We don't hear much about what Latin America thinks of U.S.-Cuban relations normalizing beyond just being relieved that such a ridiculous saga may actually end. Panama, though, is looking closely at it.
Restoring diplomatic ties between the U.S. and Cuba will bring some new tourists and shoppers to Panama, though it won’t be enough to make up for the Brazilians and Colombians staying home, Varela said. He said Copa Airlines has cut flights to Brazil and now has seven daily flights to Havana.
“How the U.S. handles this relationship is going to impact a lot,” Varela said. “We expect this new private sector that is emerging in Cuba to become an important customer for the free zone in Panama. We expect them to travel to our country.”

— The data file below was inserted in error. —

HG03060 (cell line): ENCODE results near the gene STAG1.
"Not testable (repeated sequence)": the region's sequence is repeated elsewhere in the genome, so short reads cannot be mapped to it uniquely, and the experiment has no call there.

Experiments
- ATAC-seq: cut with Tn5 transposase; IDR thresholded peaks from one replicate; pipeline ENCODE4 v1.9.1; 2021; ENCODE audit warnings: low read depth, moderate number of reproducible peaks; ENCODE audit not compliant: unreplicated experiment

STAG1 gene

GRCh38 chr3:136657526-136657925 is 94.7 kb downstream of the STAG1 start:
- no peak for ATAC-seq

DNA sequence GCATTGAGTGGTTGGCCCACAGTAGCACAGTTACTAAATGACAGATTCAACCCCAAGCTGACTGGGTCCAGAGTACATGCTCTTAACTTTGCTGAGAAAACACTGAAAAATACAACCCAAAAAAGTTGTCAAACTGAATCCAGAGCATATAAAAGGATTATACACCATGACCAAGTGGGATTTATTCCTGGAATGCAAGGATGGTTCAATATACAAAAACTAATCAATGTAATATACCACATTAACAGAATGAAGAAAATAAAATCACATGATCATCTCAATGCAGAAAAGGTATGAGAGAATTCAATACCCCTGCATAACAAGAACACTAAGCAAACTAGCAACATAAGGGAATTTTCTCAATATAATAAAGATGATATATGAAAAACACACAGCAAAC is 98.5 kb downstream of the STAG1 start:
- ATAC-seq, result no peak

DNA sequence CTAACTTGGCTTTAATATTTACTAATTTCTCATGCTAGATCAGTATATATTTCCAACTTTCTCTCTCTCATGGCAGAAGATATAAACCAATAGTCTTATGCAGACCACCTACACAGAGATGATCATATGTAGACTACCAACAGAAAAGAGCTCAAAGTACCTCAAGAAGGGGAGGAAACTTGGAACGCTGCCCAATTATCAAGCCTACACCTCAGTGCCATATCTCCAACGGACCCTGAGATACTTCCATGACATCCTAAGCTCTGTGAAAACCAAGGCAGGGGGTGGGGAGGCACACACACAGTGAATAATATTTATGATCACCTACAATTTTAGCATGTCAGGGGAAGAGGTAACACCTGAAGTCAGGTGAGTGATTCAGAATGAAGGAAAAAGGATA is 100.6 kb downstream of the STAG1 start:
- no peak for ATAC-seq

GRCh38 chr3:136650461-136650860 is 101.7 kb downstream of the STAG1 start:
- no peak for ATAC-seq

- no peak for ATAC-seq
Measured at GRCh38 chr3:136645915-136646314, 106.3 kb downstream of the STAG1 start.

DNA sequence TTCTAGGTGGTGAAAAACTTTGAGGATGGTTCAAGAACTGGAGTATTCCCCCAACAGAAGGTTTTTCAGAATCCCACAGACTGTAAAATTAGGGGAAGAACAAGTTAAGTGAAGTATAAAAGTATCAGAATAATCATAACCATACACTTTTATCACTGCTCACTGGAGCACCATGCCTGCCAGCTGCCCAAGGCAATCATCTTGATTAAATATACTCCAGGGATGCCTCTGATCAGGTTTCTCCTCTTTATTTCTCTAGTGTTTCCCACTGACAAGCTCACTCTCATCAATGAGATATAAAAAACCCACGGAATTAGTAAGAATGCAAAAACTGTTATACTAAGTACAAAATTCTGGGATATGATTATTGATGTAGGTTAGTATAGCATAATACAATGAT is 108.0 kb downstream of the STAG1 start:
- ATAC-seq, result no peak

Panama is in a bind right now because currency slides in Brazil and Colombia have reduced the number of tourists going to Panama.
Fidel Castro famously would send people to shop in Panama and bring him stuff, but it seems premature to talk about a private sector in Cuba that produces a new middle class ready to travel anytime soon. But the basic point is that Latin American leaders are thinking about how they could potentially benefit.